Londonstani Hype Machine Revs Up

In the Times, Zoe Paxton tries to find out if Gautam Malkani’s much-hyped Londonstani is ‘authentic’ by visiting a class of teenagers from Hounslow, West London–where the novel is set:

Two weeks before its publication, the book is already notorious for two things: the money and the language.The centre of a huge bidding war at the Frankfurt Book Fair last year, it was bought by Fourth Estate for a six-figure advance (the rumour is £380,000).

Why the fuss? Mainly because Londonstani is written in a head-spinning, expletive-rich mixture of Asian street slang, text-speak, MTV talk and bastardised Punjabi that supposedly reflects the patois of West London Asian gangs. By writing in dialect, Malkani has set himself a tough task; it has worked for Roddy Doyle and Irvine Welsh, but critics had their doubts about the dictated letters in dialect that appeared in Monica Ali’s Brick Lane.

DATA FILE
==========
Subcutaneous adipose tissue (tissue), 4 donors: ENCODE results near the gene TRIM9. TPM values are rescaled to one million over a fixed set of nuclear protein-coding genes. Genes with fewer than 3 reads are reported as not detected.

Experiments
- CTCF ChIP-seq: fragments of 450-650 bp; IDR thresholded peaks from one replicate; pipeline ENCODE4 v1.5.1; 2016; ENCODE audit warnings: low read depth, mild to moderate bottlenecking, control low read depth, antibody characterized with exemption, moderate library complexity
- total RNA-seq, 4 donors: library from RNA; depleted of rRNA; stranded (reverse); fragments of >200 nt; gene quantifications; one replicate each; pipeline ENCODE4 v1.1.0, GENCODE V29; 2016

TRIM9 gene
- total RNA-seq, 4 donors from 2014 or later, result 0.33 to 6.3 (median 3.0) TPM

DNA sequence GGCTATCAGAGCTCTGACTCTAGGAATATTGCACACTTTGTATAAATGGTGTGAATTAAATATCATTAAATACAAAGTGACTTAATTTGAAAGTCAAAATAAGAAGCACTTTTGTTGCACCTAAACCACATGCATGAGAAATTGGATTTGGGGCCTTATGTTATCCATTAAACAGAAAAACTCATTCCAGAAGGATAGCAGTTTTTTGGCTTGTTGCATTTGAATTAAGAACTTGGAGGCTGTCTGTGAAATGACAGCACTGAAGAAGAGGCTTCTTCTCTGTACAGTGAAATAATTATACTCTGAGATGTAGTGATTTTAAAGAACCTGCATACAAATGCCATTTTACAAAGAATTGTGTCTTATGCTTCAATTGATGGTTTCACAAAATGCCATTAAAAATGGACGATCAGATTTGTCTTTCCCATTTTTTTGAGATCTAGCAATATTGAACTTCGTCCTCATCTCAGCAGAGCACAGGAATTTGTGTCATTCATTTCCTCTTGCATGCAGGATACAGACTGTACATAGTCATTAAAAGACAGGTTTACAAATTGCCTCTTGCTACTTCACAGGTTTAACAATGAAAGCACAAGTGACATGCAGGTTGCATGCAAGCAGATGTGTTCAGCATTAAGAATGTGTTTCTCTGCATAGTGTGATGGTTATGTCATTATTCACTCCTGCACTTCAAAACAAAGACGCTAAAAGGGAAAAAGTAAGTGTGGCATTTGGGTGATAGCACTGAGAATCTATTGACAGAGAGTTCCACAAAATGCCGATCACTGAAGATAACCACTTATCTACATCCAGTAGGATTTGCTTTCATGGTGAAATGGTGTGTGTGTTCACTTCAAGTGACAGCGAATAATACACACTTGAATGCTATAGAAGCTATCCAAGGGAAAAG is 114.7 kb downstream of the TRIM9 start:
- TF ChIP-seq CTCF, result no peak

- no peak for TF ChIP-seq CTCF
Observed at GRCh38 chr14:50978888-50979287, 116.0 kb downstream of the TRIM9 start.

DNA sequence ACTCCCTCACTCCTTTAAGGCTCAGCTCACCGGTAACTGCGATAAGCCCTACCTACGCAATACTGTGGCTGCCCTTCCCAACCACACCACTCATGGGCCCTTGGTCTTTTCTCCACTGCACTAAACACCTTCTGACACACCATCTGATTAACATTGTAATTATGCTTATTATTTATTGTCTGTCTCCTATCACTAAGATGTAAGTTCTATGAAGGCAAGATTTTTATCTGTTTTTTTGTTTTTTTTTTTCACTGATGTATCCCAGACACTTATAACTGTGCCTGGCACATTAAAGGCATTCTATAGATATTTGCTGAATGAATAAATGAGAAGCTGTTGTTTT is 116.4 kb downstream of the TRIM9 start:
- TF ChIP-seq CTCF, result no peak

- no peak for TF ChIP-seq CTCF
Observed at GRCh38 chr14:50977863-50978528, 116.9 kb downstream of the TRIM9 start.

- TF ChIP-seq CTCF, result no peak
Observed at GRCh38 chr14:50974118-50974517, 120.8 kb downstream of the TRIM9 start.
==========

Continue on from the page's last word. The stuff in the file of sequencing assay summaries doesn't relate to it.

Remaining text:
That’s not a very apt comparison. The issue with the chapters written in Hasina’s point of view in Brick Lane is this: Hasina presumably writes her letters in Bengali, her native language, and the novelist renders them for us in English. And yet the language of the letters is a pidginized English, which is a rather odd stylistic choice. But based on the description of Malkani’s book, he’s actually trying to approximate the dialect of English that these kids are using. In any case, Paxton leaves the class with reassurances from the kids that the author had gotten it right even if “you would never, ever write these words down.”